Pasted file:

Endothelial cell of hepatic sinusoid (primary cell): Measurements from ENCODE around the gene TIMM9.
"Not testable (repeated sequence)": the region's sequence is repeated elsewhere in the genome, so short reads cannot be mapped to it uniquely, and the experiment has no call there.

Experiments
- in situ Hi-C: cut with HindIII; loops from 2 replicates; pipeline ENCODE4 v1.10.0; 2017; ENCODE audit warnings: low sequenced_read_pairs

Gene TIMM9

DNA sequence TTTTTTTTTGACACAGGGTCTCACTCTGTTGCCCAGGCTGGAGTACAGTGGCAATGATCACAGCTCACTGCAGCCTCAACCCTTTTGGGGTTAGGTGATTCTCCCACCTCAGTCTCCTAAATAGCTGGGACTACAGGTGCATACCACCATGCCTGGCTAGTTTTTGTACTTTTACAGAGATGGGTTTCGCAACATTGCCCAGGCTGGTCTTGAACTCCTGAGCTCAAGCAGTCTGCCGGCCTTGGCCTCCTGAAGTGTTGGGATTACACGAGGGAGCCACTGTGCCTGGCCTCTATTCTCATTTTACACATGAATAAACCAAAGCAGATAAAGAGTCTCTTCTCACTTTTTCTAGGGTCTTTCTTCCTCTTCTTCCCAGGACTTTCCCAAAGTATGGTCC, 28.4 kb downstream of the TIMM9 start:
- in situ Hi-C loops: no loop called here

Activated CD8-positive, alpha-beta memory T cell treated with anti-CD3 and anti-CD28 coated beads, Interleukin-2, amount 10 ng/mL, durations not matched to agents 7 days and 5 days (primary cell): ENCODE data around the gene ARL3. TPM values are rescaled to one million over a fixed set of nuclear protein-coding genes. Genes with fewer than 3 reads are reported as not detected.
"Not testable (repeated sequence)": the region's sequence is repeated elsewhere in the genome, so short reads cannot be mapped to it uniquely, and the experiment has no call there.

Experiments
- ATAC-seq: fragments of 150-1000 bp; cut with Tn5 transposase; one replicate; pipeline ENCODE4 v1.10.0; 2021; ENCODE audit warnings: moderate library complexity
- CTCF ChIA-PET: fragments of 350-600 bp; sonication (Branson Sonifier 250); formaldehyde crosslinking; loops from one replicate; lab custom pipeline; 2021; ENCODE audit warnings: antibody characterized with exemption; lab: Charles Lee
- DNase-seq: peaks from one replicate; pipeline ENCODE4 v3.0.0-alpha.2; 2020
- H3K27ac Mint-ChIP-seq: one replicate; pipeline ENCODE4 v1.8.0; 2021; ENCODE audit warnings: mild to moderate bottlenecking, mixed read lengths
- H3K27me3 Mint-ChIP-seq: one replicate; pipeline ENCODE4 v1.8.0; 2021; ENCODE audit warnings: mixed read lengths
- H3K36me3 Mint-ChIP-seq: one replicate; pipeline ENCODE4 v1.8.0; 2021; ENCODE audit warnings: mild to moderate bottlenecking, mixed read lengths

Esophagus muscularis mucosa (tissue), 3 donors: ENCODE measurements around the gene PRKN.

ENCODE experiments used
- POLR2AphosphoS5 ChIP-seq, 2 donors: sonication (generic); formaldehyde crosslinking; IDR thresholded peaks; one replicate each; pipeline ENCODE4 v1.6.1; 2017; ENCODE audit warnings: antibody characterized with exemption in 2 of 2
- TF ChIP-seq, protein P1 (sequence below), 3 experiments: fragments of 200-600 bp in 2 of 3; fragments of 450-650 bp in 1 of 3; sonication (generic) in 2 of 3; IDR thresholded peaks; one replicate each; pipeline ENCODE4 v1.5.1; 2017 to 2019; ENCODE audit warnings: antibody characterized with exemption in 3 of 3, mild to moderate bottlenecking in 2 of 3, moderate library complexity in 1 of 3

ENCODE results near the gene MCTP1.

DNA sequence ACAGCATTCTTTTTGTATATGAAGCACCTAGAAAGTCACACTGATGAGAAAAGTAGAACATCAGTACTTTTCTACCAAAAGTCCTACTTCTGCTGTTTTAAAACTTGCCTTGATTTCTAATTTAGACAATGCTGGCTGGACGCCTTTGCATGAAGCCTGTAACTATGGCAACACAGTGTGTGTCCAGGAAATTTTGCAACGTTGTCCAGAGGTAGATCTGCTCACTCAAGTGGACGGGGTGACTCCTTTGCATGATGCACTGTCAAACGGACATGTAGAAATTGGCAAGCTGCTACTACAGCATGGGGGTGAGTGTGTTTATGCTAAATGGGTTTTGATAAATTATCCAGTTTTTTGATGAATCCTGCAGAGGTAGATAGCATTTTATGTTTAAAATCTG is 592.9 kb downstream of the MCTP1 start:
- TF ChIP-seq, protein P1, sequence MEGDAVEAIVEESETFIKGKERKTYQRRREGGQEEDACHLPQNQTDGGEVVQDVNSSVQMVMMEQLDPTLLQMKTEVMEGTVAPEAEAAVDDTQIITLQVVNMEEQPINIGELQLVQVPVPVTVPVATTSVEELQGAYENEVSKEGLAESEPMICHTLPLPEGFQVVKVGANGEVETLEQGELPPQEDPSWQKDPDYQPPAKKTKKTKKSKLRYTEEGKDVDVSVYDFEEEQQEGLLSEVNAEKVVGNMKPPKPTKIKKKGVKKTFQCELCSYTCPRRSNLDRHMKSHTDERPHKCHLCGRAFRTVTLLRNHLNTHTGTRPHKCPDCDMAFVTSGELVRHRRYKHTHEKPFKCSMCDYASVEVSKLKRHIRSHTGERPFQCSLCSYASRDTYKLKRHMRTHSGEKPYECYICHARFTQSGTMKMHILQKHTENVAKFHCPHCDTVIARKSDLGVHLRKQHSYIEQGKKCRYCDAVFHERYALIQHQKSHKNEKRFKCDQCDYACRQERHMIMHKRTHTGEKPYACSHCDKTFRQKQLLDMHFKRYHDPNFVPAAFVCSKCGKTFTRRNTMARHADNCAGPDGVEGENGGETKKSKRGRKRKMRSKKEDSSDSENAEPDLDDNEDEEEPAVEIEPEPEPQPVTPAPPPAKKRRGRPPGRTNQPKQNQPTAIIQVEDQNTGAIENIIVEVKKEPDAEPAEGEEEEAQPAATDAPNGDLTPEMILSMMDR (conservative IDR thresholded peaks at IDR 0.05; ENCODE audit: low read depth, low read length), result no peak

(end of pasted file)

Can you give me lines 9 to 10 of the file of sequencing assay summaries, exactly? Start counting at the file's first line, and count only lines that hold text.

"Not testable (repeated sequence)": the region's sequence is repeated elsewhere in the genome, so short reads cannot be mapped to it uniquely, and the experiment has no call there.

Experiments